I’m Pregnant – What Next?

I’m Pregnant – What Next?

Congratulations! Pregnancy is a wonderful time for women and their partners. Preparing for the birth of a child – whether it is your 1st or your 4th – is a special time in your life, filled with anticipation, excitement and, naturally, a little anxiety. Thankfully, most pregnancies are entirely uncomplicated, ending with the birth of a healthy, full-term baby. Don’t worry – we are here to help.

Seeing a Doctor

Seeing that little blue line on the pregnancy test is a momentous occasion. Almost immediately, certain questions and concerns about your pregnancy arise. How many weeks am I? Will this pregnancy be as easy as my last? My sister had a miscarriage – am I at extra risk?

The best way to allay any concerns is to speak with an experienced obstetrician. Traditionally, once women discover they are pregnant, they visit with their GP who sends them for an early pregnancy (dating) ultrasound scan and after that, to an obstetrician.

At SHORE FOR WOMEN we offer comprehensive antenatal care for our patients, including all ultrasound scans performed by Dr. Colin Walsh, a Fetal Medicine specialist. We would welcome seeing you for a Dating ultrasound scan at 7-8 weeks, followed by an antenatal consultation with Dr. Walsh at the same visit. You can contact us by telephone or email to arrange this.

Calculating My Due Date

In simple terms, for women with a regular 28-day cycle who were not using hormonal contraception, your due date is the 1st day of your last menstrual period PLUS 7 days PLUS 9 months. For example, if the 1st day of your period was the 20th March, your estimated due date = 20+7 (27th) of March+9 (December) = 27th December.

These days, gestational ages are usually described in weeks (more accurate than months) – a full-term pregnancy lasts 40 weeks.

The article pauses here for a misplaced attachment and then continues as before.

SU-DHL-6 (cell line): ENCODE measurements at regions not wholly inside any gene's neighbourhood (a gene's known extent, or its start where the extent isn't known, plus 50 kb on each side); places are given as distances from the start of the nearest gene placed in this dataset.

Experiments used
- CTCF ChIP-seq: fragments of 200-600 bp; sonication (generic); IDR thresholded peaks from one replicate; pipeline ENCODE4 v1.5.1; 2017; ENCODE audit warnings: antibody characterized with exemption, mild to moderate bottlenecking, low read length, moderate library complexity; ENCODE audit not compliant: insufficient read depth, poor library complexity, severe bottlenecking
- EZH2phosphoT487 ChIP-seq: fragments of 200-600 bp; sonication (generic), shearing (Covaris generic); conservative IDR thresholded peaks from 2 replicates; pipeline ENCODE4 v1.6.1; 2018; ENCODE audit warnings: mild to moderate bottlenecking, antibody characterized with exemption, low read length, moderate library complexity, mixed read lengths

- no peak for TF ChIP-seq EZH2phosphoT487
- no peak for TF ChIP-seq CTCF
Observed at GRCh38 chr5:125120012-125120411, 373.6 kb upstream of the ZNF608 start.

A dating ultrasound scan measures the size of your baby and helps confirm the accuracy of your due date. This is especially useful for women with irregular cycles or who cannot recall their last period date.

Morning Sickness, Pain or Bleeding

Morning sickness is a normal part of pregnancy and will pass. Women are advised to take small meals, which are not too harsh on their stomach, and stay well hydrated. Occasionally, women can have severe morning sickness (hyperemesis) which may require anti-nausea medication or admission to hospital.

Abdominal cramping and vaginal bleeding are common in early pregnancy, but they should never be considered normal symptoms. If you have not yet had an ultrasound scan, it is important that a scan is performed to exclude an ectopic pregnancy (pregnancy outside the uterus). If you have severe pain or bleeding, you should contact your obstetrician or the Emergency Department in your local hospital.

Other Pregnancy Lists

  • FRANZCOG
  • Mater Hospital
  • North Shore Private Hospital
  • The University Of Sydney
  • Royal College Of Obstetricians and Gynaecologists
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